Most folks, myself incorporated, are too busy tweeting to note our march into technological dehumanization. Nicholas Carr applies the brakes for us (and our self-driving cars). (Gary Shteyngart, writer of Little Failure)
Carr brilliantly and scrupulously explores the entire mental and financial angles of our more and more difficult reliance on equipment and microchips to control nearly each point of our lives. A must-read for software program engineers and know-how specialists in all corners of in addition to every body who reveals himself or herself more and more depending on and hooked on instruments. (Booklist, Starred Review)
Fresh and robust. (Mark Bauerlein - Weekly Standard)
Nick Carr is the infrequent philosopher who knows that technological growth is either crucial and being concerned. The Glass Cage is a choice for know-how that enhances our human features, instead of exchanging them. (Clay Shirky, writer of the following Comes each person and Cognitive Surplus)
A sobering new research of the risks of clever expertise. (Hiawatha Bray - Boston Globe)
The Glass Cage is a helpful antidote to the relentlessly hopeful futurism of Google, TED Talks and Walt Disney… an analogous means no renowned dialog on cloning will be had with no bringing to brain Michael Crichton's techno-jeremiad Jurassic Park, Carr's publication is located to stake out related flooring: to indicate ethical restraint on destiny improvement with a well-timed and well-placed ‘what-if?' (James Janega - Chicago Tribune)
A stimulating, soaking up learn. (Michelle Scheraga - linked Press)
An elegantly written historical past of what position robotics have performed in our earlier, and the potential function that they could play in our future… The Glass Cage urges us to take a second, to take inventory, and to gain the cost that we’re paying―if no longer correct this moment, then definitely sooner or later within the future―in order to stay a existence that’s made more uncomplicated via expertise. (Elisabeth Donnelly - Flavorwire)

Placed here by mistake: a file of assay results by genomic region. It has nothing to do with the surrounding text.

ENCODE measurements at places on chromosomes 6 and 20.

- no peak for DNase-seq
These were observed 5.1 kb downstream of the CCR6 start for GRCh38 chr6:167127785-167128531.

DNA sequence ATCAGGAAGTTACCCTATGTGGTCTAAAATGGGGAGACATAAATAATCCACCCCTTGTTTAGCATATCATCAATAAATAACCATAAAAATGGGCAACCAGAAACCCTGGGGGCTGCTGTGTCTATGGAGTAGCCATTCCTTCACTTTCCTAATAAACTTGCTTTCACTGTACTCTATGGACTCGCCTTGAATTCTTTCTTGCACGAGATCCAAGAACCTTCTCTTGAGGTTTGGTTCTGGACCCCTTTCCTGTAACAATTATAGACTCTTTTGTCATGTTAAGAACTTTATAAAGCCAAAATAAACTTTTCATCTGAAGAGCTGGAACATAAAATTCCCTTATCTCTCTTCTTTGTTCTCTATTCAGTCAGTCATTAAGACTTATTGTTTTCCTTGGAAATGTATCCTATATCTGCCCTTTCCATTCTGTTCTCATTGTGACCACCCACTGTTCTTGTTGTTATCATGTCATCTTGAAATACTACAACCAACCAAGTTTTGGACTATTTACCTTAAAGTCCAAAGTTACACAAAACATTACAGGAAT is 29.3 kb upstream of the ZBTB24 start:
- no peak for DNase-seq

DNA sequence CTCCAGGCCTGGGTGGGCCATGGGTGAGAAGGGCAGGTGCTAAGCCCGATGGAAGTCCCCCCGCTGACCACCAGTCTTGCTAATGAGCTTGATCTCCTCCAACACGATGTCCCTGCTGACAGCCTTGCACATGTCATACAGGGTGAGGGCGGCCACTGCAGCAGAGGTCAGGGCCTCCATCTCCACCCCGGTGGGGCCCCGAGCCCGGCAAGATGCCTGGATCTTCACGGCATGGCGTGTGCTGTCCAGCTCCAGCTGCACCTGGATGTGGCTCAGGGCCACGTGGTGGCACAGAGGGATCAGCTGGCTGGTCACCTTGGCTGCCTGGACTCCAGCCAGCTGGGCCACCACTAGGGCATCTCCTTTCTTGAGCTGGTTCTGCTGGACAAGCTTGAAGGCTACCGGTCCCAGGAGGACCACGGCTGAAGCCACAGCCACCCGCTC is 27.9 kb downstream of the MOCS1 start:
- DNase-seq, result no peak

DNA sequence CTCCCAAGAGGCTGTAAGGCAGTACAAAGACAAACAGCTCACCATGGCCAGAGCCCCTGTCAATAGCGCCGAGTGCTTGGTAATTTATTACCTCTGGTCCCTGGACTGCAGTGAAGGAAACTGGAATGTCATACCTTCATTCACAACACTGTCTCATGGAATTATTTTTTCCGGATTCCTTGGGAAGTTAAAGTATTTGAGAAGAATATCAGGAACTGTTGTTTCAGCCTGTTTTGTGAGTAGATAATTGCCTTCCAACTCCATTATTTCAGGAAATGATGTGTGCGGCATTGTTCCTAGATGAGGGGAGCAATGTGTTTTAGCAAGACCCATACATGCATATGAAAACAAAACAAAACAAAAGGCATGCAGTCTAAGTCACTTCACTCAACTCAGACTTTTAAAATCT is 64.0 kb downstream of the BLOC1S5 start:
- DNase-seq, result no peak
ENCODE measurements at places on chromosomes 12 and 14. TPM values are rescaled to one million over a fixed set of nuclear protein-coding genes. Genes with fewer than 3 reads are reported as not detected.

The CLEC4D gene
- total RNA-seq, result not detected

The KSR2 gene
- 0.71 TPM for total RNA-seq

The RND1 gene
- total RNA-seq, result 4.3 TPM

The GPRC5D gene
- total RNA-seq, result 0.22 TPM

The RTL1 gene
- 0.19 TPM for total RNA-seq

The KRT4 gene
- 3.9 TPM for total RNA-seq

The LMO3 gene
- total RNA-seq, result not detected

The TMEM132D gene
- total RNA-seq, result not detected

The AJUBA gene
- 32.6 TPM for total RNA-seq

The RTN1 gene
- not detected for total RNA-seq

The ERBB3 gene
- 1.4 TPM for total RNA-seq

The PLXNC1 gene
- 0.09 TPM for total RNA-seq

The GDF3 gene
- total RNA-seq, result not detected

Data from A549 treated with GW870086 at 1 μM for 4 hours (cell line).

Helps us take pleasure in why so-called profits of ‘superior results’ can include a steep cost of hard-to-see tradeoffs which are no much less effective for being refined and nuanced. (Evan Seliger - Forbes Magazine)
[A] deeply proficient mirrored image on desktop automation. (G. Pascal Zachary - San Francisco Chronicle)
Smart, insightful… paint[s] a portrait of a global without difficulty handing itself over to clever units. (Jacob Axelrad - Christian technological know-how Monitor)
Forces the reader to consider the place we're going, how briskly, and what all of it skill. (Phil Simon - Huffington Post)
Brings a much-needed humanistic standpoint to the broader problems with automation. (Richard Waters - monetary Times)
One of Carr’s nice strengths as a critic is the measured calm of his method of his material―a infrequent factor in debates over technology… Carr excels at exploring those grey components and illuminating for readers the intangible issues we're wasting via automating our lives. (Christine Rosen, Democracy)
There were few cautionary voices like Nicholas Carr’s urging us to take inventory, specifically, of the results of automation on our very humanness―what makes us who we're as individuals―and on our humanity―what makes us who we're in mixture. (Sue Halpern - long island evaluate of Books)